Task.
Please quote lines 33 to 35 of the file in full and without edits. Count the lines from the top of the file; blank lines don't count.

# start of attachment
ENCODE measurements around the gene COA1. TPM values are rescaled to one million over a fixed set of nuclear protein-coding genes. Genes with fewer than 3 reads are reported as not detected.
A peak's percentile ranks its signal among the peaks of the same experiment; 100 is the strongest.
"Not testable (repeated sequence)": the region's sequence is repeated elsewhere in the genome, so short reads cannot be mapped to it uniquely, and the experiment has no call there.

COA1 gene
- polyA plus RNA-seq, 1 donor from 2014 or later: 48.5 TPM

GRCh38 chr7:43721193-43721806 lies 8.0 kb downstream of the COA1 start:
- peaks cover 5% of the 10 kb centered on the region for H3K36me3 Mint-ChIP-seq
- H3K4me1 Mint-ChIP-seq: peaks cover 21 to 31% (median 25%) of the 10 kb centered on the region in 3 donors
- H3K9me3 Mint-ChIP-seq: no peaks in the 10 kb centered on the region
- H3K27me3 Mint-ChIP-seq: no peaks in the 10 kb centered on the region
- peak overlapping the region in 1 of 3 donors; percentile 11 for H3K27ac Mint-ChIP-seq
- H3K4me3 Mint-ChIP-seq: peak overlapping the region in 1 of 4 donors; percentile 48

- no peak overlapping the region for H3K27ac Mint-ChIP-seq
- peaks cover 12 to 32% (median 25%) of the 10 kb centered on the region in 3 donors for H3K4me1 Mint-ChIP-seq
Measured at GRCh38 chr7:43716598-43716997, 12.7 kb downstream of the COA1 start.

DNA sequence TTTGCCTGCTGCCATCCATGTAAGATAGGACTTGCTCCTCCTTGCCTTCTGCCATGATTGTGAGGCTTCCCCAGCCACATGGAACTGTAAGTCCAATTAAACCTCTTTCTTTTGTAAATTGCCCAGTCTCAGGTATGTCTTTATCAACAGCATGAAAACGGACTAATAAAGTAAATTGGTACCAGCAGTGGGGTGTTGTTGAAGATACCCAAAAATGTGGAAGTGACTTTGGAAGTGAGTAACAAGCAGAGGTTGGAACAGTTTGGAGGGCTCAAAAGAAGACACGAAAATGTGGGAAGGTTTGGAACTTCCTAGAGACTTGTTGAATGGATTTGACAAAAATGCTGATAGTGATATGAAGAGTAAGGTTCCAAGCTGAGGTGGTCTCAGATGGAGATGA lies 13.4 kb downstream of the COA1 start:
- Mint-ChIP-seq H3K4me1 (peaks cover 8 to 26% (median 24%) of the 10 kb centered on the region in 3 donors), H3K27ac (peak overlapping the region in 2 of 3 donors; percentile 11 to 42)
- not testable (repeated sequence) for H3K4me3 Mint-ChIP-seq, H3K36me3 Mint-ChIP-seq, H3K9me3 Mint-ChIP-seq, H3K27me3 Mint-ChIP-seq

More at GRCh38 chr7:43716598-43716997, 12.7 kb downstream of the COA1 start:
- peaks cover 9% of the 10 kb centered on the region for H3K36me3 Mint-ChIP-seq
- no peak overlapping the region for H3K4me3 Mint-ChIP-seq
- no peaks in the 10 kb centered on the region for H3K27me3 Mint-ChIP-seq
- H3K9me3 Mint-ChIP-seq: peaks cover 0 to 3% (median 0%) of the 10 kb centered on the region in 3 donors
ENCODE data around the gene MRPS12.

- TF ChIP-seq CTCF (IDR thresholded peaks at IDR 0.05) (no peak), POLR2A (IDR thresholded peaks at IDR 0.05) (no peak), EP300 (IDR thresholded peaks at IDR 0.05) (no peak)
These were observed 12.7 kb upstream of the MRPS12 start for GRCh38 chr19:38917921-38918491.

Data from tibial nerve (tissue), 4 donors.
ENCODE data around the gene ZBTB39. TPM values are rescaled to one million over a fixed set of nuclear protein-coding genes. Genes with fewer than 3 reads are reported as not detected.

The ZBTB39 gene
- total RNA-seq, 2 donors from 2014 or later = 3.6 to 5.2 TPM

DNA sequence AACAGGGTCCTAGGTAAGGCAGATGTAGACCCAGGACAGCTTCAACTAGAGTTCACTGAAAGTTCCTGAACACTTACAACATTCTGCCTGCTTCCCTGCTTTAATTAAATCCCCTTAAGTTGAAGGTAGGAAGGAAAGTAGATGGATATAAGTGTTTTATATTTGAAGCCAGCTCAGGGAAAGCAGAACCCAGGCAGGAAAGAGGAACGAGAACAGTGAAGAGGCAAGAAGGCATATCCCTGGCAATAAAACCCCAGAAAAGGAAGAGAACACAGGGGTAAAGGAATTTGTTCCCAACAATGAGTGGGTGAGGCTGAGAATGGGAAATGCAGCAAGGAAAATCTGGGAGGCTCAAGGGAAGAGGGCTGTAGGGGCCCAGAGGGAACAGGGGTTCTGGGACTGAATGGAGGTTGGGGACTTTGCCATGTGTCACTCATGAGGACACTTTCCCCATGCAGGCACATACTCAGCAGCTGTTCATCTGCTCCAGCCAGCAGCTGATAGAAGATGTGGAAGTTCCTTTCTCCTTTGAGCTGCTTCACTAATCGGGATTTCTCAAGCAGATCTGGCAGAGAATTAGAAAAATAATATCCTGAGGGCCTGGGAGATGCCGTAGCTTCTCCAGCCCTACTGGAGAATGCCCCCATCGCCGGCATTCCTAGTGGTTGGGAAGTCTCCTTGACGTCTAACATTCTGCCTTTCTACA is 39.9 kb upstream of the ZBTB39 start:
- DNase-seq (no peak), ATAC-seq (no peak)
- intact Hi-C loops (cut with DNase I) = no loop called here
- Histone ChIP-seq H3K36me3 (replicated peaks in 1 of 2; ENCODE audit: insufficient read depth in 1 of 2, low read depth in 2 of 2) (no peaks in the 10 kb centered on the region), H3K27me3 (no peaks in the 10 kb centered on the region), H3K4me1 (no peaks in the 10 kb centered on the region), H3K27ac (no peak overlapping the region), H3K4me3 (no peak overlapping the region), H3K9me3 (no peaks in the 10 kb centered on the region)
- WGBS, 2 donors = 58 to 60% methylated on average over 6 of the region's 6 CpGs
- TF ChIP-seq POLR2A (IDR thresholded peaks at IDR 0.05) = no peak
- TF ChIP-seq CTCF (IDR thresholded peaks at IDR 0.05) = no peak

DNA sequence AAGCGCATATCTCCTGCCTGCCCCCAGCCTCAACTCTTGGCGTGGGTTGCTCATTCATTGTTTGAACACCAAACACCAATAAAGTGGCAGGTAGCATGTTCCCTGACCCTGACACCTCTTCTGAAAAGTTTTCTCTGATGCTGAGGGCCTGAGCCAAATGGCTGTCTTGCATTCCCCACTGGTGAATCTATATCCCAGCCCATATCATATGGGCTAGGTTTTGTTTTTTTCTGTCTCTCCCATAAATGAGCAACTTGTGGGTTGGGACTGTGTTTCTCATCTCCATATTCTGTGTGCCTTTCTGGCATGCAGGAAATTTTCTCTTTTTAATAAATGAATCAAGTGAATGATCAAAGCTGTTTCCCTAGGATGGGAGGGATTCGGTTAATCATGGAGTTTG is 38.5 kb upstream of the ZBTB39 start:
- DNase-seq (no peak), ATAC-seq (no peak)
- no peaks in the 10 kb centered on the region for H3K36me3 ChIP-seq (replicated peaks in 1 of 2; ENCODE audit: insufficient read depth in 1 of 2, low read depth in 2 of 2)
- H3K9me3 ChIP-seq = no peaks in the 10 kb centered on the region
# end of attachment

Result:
- intact Hi-C loops (cut with DNase I) = no loop called here
- Histone ChIP-seq H3K36me3 (replicated peaks in 1 of 2; ENCODE audit: insufficient read depth in 1 of 2, low read depth in 2 of 2) (no peaks in the 10 kb centered on the region), H3K27me3 (no peaks in the 10 kb centered on the region), H3K4me1 (no peaks in the 10 kb centered on the region), H3K27ac (no peak overlapping the region), H3K4me3 (no peak overlapping the region), H3K9me3 (no peaks in the 10 kb centered on the region)
- WGBS, 2 donors = 58 to 60% methylated on average over 6 of the region's 6 CpGs